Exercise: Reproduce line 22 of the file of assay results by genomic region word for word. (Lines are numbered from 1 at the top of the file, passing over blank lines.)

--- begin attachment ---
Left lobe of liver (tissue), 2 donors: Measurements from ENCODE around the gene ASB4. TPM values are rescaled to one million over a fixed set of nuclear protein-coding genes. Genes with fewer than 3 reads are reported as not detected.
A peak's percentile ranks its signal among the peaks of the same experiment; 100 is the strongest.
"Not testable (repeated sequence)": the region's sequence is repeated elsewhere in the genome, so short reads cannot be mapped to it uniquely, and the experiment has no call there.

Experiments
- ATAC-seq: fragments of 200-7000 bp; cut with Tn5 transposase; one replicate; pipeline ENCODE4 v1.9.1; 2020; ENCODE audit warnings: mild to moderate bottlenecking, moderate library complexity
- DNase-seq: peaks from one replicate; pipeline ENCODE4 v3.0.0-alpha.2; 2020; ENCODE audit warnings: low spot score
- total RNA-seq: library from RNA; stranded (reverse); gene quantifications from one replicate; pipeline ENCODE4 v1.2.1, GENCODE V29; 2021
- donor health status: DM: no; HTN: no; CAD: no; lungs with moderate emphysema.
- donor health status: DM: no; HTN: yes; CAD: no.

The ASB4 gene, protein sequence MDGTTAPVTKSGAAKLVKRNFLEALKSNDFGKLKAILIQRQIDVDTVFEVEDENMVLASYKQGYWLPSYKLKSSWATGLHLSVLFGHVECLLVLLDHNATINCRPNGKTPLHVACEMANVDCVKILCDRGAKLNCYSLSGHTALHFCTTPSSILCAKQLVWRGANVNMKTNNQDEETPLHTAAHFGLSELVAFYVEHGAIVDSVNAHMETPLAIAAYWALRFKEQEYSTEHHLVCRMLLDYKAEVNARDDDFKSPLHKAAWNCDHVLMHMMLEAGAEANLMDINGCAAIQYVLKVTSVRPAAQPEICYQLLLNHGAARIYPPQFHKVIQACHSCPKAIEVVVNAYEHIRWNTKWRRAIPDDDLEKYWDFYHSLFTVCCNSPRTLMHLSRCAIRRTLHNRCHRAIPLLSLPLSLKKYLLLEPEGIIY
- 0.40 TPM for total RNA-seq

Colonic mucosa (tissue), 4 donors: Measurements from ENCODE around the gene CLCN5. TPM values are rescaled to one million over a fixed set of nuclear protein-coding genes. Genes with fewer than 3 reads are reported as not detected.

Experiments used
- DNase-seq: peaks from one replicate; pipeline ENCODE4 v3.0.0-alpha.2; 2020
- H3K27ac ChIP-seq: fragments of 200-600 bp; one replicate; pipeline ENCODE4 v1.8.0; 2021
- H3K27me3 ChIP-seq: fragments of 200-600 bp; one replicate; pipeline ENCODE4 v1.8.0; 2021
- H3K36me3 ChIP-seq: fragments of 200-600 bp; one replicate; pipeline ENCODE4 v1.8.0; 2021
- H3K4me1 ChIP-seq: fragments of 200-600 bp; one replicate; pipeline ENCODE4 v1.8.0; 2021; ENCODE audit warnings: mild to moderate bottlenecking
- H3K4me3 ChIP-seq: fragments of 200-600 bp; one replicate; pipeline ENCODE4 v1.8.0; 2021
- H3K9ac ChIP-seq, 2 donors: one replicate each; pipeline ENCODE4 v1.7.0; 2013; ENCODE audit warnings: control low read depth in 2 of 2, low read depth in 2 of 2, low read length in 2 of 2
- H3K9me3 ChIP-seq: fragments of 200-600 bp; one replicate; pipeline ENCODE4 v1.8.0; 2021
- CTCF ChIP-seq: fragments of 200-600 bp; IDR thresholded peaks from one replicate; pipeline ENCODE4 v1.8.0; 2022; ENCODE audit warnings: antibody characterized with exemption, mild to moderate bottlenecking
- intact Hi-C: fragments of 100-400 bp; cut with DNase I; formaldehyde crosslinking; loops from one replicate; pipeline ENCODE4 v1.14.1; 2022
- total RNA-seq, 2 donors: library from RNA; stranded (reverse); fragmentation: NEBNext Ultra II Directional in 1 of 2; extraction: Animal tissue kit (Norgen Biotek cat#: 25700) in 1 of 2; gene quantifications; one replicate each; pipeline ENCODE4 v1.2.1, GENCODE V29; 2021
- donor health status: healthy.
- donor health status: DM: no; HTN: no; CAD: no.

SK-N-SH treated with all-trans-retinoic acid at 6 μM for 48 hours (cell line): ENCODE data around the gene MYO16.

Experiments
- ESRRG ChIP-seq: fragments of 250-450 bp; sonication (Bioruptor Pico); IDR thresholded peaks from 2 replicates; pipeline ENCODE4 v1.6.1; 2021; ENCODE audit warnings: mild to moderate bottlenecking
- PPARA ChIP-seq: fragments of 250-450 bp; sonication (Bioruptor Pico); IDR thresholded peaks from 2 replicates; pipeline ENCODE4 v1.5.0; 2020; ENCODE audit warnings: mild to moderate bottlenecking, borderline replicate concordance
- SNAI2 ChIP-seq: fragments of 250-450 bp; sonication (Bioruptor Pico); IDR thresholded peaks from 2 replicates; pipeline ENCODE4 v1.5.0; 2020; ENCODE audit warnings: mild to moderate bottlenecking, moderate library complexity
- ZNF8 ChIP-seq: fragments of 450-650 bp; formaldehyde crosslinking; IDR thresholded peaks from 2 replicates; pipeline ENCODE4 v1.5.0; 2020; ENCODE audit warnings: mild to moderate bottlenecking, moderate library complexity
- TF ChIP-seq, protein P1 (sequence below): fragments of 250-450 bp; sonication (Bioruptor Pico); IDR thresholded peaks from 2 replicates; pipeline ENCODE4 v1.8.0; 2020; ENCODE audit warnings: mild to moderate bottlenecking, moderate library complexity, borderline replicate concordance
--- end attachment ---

- CTCF ChIP-seq: fragments of 200-600 bp; IDR thresholded peaks from one replicate; pipeline ENCODE4 v1.8.0; 2022; ENCODE audit warnings: antibody characterized with exemption, mild to moderate bottlenecking